Below are the notes I used in today’s Full Council vote on Seattle’s first rules expanding access to taxi ownership and defining operating rules for transportation network companies (TNCs) and their affiliated drivers. The Council, after debating several amendments, voted unanimously to put in place a framework for legal TNC operations in Seattle.
My experience on Council has been that every few years something about taxi regulations gets to the point where something has to be fixed; we can’t dodge it any longer. This seems true in most cities. Government performs a quick, band-aid fix, avoiding acknowledgement that the regulatory system is old and heavier than needed, then government jumps away from taxi regulatory reform as quickly as possible.
Avoiding a comprehensive fix is no longer possible. What we’re voting on today isn’t a complete fix, but it’s a start.
First meeting of the Taxi, Limo, For-Hire Committee – March 14, 2013.
We started not to address the operational rules for the new companies, but out of a need to resolve conflict between the taxis and the flat-rates and to better fund enforcement of the rules governing the existing, legacy players.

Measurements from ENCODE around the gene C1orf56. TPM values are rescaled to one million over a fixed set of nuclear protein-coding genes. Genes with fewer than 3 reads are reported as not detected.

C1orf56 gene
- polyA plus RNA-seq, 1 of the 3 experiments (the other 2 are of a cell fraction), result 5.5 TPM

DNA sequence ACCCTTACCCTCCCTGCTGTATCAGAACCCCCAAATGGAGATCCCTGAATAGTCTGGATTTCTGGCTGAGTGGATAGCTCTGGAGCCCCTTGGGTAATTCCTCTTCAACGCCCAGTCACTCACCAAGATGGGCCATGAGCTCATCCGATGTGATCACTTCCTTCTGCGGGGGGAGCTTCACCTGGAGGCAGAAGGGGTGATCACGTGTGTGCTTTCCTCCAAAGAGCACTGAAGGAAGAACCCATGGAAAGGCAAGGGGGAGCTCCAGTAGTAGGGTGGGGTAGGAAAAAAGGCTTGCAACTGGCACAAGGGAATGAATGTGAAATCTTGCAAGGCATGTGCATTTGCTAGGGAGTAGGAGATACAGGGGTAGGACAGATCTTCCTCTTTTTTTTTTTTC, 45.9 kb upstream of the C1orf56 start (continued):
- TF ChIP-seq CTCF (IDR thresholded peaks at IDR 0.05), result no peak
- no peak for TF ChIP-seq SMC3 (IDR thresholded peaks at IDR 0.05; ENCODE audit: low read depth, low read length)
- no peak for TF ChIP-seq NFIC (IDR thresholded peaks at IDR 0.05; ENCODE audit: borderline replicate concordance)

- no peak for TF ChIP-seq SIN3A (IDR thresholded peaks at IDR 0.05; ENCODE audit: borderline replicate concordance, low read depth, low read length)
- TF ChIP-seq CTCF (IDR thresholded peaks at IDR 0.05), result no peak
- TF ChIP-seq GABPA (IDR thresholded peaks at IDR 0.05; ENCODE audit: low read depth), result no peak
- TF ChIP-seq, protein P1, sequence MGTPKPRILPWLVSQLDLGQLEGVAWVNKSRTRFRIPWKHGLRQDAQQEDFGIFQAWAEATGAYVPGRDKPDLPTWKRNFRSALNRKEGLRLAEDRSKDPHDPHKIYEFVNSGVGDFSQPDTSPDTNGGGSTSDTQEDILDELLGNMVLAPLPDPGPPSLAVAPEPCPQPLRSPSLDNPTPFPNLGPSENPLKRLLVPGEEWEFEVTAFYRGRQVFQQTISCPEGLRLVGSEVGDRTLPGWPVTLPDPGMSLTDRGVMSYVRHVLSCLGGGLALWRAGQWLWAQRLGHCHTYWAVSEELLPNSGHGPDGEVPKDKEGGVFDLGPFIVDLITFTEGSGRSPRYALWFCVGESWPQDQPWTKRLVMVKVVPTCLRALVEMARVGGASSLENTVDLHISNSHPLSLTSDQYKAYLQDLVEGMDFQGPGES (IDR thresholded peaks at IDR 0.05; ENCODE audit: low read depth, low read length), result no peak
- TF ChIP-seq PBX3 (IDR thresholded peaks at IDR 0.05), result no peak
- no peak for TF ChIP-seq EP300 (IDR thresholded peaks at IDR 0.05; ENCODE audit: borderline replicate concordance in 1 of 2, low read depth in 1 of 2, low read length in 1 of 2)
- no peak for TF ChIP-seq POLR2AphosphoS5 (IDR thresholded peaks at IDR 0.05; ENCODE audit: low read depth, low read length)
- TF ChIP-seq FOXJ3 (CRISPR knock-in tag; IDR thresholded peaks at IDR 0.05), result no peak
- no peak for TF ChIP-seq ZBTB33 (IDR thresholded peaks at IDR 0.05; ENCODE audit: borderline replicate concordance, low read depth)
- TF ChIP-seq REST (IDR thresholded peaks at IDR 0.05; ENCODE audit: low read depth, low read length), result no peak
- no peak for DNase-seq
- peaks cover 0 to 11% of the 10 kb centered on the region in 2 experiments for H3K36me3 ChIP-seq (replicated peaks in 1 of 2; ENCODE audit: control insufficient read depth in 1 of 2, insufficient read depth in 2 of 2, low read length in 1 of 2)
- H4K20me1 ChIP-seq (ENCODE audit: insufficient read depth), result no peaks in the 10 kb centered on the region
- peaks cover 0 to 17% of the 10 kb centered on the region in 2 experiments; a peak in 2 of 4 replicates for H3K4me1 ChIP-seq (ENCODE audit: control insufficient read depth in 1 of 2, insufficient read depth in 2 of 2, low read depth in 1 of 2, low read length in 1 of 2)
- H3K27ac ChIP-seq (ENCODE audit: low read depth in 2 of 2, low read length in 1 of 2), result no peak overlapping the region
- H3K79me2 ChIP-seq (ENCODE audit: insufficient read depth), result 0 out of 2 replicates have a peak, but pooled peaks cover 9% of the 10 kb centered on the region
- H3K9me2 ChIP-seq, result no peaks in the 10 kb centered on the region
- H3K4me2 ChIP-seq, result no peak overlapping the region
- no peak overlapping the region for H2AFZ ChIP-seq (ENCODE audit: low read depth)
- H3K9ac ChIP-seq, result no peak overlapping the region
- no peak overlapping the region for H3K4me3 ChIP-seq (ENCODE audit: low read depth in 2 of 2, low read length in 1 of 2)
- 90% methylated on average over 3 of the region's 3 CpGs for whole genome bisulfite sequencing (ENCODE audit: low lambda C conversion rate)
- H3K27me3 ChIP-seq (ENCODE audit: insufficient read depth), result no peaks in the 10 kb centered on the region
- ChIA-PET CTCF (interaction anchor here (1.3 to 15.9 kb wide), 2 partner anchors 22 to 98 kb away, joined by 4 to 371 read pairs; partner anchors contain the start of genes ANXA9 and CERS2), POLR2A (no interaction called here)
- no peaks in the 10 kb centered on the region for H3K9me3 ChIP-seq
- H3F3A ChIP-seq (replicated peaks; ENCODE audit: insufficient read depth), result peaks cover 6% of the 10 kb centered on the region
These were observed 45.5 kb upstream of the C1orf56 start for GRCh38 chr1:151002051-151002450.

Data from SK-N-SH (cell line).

Previously, the laws of the universe were simple and constant – the taxis have been angry at the flat-rates, both have been angry at the limos.
Then, the laws of the universe changed.
The question for the committee quickly came to be: how do we bring new players with different business models into a regulatory framework built for a different time.
We met pretty much once a month, taking a break during Council’s consideration of the budget, then twice last month.
- We’ve heard hours of testimony at the microphone.
- Contracted for a study of the Seattle market to get a better idea of the demand for alternatives to the personal automobile and bus. (Reviewed in committee in September.)
- We’ve been inundated with form emails, personal emails, personal phone calls and robo-generated calls.
- We’ve been worked over by drivers, owners, riders, lobbyists, pundits and PR flacks.
Through all of this we’ve attempted to ground our work in three goals:
- Consumer protection
- Expanded mobility choices
A lingering question is whether the City should regulate taxis and flat-rate cars – and now TNC cars — in order to accomplish a fourth goal:
Ensure drivers can make a living. This was a goal of re-regulation in the early 90’s and has been an underpinning of the cap on the number of taxi licenses up to now. Charge people a fair, managed rate – and allow as many operators as can make a decent living. That idea is greatly challenged in 2014.
A reminder that two state code definitions determine the boundaries of our work:
Rideshare: limited definition in state code to carpools and vanpools for commuters between home and work or school. Maybe you’re splitting gas. IRS keeps that at 56 cents/mile.
For-hire vehicle: any vehicle used for the transportation of persons for compensation.
UberX and Lyft aren’t ridesharing under state definitions. They are for-hire transportation – charging more than a share of the gas. That triggers a host of safety, training and operational requirements – requirements that admittedly need an overhaul.